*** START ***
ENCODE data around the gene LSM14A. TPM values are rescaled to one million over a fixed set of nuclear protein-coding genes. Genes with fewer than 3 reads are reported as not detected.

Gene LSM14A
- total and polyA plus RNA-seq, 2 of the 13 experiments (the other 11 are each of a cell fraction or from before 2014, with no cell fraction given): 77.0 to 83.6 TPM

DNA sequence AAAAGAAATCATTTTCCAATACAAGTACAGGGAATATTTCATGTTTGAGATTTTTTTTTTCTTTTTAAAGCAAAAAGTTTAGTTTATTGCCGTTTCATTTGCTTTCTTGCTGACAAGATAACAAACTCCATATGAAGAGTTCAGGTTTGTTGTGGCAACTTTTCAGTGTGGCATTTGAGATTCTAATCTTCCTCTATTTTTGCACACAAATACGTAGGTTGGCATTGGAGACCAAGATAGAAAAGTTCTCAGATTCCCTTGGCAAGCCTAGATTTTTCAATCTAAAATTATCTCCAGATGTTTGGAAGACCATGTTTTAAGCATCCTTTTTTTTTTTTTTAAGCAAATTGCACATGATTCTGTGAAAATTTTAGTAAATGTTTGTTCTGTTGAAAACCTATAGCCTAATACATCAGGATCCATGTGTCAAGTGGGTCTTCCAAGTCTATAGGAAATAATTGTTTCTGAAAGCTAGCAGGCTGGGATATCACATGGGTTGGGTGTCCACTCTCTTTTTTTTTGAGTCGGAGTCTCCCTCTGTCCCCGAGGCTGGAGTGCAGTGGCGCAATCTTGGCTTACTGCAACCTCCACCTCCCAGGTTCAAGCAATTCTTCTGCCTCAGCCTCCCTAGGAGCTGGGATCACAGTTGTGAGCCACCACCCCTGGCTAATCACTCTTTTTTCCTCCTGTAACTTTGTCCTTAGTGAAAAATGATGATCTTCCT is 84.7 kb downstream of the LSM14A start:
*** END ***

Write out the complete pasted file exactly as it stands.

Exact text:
ENCODE data around the gene LSM14A. TPM values are rescaled to one million over a fixed set of nuclear protein-coding genes. Genes with fewer than 3 reads are reported as not detected.

Gene LSM14A
- total and polyA plus RNA-seq, 2 of the 13 experiments (the other 11 are each of a cell fraction or from before 2014, with no cell fraction given): 77.0 to 83.6 TPM

DNA sequence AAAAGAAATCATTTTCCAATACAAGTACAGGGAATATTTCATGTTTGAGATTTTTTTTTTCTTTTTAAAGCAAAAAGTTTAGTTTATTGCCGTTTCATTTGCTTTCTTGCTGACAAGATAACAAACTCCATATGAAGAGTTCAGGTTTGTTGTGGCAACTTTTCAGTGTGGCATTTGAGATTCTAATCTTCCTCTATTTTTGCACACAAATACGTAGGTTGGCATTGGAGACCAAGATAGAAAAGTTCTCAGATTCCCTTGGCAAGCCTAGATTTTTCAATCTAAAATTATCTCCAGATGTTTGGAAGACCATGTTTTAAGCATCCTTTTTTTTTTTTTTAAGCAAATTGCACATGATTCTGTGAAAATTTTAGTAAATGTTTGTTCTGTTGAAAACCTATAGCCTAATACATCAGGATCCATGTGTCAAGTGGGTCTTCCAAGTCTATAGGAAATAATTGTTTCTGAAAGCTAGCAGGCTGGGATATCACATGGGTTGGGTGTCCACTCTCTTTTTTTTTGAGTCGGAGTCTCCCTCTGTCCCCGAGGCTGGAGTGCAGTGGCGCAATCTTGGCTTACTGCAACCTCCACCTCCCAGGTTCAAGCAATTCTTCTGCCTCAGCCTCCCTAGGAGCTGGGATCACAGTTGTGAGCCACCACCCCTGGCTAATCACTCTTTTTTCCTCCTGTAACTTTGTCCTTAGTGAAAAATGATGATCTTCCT is 84.7 kb downstream of the LSM14A start: